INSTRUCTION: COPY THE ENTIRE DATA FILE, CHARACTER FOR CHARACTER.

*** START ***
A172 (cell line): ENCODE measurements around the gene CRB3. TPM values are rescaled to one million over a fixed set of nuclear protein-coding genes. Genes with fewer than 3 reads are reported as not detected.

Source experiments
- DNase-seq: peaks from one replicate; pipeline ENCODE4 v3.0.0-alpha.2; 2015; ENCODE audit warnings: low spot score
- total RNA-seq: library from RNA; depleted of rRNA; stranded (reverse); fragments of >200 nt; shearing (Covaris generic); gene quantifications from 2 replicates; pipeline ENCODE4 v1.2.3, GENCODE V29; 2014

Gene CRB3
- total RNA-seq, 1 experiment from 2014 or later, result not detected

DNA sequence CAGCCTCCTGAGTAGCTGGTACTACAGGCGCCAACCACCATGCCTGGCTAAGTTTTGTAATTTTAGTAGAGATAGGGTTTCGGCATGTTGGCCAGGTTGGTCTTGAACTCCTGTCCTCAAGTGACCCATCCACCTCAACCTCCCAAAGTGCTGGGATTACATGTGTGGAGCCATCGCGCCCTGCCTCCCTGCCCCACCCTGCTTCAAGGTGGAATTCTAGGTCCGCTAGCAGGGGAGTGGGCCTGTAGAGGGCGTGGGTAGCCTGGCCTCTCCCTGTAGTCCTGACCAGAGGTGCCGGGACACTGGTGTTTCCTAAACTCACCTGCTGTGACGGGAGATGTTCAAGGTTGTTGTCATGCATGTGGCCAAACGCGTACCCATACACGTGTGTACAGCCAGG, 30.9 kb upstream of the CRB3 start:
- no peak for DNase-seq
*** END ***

A172 (cell line): ENCODE measurements around the gene CRB3. TPM values are rescaled to one million over a fixed set of nuclear protein-coding genes. Genes with fewer than 3 reads are reported as not detected.

Source experiments
- DNase-seq: peaks from one replicate; pipeline ENCODE4 v3.0.0-alpha.2; 2015; ENCODE audit warnings: low spot score
- total RNA-seq: library from RNA; depleted of rRNA; stranded (reverse); fragments of >200 nt; shearing (Covaris generic); gene quantifications from 2 replicates; pipeline ENCODE4 v1.2.3, GENCODE V29; 2014

Gene CRB3
- total RNA-seq, 1 experiment from 2014 or later, result not detected

DNA sequence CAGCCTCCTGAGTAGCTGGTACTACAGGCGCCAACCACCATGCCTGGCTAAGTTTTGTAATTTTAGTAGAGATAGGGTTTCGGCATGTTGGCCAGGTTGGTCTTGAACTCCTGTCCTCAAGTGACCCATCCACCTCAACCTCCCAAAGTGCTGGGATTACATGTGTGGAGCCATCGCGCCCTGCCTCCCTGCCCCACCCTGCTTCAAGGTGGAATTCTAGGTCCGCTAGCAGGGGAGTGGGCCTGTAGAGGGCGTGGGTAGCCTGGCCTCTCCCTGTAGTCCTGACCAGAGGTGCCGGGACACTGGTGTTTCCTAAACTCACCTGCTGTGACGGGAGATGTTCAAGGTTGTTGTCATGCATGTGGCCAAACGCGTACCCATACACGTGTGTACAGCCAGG, 30.9 kb upstream of the CRB3 start:
- no peak for DNase-seq